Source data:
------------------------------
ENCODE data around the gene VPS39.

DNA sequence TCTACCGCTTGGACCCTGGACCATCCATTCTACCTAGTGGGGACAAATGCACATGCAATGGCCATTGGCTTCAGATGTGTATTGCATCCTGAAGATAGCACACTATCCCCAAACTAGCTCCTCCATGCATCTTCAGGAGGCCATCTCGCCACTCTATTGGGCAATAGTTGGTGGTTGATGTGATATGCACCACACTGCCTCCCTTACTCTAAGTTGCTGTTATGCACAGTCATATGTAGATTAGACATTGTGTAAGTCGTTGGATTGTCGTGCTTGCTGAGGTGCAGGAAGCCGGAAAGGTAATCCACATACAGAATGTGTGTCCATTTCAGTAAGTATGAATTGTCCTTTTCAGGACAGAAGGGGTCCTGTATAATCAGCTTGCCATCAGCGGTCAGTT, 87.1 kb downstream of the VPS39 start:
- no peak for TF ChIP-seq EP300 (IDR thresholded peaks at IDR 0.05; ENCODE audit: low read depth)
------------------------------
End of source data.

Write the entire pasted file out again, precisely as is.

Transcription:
ENCODE data around the gene VPS39.

DNA sequence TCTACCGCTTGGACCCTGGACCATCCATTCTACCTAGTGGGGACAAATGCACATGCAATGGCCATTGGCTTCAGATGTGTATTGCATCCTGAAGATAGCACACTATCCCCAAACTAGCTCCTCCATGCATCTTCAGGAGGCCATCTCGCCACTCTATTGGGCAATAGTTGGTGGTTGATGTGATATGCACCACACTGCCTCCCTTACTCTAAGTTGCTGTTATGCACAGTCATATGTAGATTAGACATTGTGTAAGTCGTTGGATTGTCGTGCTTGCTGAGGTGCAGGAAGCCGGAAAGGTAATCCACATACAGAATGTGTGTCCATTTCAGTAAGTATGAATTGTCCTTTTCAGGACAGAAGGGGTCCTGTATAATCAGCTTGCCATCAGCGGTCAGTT, 87.1 kb downstream of the VPS39 start:
- no peak for TF ChIP-seq EP300 (IDR thresholded peaks at IDR 0.05; ENCODE audit: low read depth)